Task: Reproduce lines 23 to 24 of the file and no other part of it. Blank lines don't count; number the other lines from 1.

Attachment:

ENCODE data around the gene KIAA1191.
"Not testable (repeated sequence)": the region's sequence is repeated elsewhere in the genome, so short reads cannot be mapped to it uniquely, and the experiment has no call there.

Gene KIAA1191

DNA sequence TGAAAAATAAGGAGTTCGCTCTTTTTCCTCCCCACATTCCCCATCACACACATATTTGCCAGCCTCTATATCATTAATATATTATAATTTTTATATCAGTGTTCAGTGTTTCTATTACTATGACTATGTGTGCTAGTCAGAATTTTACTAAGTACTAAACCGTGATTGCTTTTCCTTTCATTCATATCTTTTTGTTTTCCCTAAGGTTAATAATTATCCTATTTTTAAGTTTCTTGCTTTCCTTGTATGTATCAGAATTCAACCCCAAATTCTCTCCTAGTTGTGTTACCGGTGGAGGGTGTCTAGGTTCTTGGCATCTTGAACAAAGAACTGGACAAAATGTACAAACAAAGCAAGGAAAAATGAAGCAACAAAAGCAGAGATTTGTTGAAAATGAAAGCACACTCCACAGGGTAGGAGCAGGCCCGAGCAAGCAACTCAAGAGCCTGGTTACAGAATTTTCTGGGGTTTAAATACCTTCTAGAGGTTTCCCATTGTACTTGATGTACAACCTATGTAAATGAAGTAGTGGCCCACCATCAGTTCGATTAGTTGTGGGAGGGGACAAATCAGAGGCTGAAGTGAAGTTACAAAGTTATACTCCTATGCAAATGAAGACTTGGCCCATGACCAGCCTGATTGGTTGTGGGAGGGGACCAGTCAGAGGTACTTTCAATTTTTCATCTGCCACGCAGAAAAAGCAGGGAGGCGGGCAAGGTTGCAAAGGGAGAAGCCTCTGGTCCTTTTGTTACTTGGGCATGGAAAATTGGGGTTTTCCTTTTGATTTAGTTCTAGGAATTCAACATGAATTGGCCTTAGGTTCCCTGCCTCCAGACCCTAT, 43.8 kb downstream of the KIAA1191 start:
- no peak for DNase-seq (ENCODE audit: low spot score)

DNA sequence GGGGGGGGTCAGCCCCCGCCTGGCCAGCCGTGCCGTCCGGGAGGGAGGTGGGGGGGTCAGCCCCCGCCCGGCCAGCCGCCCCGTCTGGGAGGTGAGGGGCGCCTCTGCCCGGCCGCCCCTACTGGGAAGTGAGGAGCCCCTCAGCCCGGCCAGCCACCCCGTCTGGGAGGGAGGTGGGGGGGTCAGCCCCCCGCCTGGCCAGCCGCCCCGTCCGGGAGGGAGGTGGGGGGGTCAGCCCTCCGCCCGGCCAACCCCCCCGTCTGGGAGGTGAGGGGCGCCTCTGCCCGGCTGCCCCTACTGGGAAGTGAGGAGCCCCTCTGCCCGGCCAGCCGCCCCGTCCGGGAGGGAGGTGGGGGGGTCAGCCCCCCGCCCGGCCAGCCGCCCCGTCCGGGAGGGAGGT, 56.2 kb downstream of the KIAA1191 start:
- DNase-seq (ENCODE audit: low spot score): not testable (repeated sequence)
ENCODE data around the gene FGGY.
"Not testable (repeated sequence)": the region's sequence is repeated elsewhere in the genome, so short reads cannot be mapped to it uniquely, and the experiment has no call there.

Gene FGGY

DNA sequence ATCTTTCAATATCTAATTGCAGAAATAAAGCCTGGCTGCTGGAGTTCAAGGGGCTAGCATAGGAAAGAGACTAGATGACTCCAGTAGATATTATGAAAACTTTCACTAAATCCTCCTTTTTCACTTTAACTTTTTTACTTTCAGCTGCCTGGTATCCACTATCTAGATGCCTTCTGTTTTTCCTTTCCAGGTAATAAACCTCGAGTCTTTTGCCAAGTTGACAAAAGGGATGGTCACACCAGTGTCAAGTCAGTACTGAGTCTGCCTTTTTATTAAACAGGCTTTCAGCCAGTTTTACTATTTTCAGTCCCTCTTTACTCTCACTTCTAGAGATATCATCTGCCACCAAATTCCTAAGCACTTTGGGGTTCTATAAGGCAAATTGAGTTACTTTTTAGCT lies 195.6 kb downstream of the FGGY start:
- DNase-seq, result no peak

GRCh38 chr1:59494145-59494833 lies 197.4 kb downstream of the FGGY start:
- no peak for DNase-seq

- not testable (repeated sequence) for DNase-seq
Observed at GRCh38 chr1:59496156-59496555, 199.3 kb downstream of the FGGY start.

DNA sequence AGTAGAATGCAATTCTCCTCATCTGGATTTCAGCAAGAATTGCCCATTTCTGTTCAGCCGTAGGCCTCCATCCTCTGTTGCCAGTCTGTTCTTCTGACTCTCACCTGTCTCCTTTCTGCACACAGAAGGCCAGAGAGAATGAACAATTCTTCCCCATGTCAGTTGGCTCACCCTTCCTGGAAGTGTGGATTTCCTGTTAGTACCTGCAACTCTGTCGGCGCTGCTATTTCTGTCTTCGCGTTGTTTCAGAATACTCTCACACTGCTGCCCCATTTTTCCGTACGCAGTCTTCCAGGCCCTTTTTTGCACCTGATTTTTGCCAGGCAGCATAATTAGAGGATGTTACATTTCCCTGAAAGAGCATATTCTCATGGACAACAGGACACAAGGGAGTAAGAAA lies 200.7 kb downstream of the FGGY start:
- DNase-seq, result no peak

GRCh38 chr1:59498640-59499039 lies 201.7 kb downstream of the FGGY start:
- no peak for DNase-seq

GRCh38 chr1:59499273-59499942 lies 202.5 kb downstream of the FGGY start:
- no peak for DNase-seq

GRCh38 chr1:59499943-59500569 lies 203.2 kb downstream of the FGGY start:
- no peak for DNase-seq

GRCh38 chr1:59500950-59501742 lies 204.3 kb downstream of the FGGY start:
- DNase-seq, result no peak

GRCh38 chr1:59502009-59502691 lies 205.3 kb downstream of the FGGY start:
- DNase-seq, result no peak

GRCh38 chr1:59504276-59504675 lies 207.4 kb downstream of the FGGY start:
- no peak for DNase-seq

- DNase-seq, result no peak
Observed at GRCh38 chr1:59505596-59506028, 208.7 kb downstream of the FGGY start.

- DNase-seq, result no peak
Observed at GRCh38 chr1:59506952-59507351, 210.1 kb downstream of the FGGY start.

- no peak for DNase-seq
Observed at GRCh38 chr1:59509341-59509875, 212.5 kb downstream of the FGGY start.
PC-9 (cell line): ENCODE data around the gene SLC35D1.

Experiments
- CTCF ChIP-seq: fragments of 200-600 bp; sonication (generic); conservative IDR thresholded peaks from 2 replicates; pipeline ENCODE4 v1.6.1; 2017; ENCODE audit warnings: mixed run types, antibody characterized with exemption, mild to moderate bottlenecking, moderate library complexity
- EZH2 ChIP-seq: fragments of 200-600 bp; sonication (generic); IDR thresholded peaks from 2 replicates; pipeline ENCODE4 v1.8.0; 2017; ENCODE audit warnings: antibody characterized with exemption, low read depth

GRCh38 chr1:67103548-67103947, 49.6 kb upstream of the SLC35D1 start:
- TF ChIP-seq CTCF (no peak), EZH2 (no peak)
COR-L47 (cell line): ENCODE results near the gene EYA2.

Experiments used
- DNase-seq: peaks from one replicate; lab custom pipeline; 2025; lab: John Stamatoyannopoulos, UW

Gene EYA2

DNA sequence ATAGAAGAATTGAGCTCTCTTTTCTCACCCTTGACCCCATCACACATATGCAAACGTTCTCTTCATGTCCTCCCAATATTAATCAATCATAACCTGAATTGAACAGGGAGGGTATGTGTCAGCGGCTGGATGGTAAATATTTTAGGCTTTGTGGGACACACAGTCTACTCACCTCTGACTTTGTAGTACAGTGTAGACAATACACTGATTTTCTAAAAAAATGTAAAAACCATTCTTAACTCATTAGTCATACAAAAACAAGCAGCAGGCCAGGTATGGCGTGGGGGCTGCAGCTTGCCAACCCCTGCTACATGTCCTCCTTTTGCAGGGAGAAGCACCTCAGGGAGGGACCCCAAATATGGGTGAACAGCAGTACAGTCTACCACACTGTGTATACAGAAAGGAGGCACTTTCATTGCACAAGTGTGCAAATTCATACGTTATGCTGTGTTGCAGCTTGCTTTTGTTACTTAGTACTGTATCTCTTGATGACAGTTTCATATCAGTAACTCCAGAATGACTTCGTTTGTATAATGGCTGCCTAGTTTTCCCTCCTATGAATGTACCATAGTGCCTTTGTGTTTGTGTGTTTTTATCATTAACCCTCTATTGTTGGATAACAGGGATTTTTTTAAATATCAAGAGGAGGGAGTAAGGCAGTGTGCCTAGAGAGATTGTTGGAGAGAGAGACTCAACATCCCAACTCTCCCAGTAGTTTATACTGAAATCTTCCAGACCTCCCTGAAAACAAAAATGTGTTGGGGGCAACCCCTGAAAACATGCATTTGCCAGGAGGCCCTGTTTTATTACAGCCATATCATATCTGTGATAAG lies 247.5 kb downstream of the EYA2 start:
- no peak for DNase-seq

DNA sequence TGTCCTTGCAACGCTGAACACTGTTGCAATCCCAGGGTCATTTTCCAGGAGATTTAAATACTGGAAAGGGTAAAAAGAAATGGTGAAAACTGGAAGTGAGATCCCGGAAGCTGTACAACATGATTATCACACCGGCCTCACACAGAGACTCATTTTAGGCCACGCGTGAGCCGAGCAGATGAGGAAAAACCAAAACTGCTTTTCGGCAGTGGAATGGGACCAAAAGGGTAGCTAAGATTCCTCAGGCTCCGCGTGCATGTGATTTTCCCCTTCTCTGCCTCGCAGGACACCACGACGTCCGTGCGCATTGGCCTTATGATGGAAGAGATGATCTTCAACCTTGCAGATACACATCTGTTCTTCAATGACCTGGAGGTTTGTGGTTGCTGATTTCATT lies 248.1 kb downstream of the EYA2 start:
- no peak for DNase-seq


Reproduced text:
GRCh38 chr1:59499943-59500569 lies 203.2 kb downstream of the FGGY start:
- no peak for DNase-seq